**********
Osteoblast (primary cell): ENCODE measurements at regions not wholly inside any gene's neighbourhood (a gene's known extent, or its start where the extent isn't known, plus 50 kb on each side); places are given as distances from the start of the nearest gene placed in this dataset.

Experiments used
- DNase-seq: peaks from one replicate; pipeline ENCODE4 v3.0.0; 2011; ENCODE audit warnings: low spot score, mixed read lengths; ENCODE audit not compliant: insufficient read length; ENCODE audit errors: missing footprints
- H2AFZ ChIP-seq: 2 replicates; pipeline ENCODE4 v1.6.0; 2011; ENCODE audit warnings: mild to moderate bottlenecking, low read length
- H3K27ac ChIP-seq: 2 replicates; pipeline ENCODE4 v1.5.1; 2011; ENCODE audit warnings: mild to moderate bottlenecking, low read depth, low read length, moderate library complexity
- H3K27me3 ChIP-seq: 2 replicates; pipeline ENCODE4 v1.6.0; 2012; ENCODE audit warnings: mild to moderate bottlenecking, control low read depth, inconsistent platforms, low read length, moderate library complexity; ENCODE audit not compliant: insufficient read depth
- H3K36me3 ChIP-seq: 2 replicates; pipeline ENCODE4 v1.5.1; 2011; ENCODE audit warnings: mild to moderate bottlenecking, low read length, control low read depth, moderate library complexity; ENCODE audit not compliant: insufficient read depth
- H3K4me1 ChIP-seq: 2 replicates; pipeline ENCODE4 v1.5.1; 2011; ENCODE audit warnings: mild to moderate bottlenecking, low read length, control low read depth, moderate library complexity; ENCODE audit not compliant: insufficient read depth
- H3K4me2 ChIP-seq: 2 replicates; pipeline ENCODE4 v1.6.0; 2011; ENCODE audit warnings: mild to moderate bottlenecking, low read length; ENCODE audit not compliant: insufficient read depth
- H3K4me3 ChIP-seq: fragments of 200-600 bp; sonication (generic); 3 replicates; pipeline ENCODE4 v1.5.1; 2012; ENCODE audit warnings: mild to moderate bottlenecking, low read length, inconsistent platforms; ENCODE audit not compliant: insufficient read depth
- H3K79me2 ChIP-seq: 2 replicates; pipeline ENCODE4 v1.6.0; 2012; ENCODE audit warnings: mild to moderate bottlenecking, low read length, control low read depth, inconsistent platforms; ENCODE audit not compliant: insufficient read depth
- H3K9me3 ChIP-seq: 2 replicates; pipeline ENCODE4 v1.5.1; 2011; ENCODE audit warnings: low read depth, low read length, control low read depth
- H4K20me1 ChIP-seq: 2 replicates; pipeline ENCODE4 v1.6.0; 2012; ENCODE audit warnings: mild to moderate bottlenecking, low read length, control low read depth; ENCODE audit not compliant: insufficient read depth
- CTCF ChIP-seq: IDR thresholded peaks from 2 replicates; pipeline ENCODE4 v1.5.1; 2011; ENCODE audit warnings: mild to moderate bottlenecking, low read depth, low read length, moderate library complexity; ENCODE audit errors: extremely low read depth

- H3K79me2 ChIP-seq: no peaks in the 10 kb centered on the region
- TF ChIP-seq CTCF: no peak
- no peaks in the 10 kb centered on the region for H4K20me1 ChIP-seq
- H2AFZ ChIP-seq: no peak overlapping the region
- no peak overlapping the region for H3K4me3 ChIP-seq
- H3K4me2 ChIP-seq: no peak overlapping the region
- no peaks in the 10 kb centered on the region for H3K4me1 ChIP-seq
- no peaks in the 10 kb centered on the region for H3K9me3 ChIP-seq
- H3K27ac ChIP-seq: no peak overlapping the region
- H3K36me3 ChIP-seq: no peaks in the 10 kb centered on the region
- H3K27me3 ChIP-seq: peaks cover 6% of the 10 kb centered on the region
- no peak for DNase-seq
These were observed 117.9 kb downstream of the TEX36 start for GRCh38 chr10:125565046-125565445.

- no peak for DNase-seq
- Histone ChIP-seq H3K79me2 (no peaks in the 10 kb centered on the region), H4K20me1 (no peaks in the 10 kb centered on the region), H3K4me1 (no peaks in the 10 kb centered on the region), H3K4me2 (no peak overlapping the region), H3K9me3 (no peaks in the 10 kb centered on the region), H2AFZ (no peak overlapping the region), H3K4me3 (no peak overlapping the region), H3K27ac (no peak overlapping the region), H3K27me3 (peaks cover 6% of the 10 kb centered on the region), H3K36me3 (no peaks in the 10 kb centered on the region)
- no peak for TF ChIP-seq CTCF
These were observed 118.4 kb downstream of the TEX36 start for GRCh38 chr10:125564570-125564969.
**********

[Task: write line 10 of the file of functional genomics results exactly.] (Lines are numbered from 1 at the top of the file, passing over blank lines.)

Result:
- H3K4me3 ChIP-seq: fragments of 200-600 bp; sonication (generic); 3 replicates; pipeline ENCODE4 v1.5.1; 2012; ENCODE audit warnings: mild to moderate bottlenecking, low read length, inconsistent platforms; ENCODE audit not compliant: insufficient read depth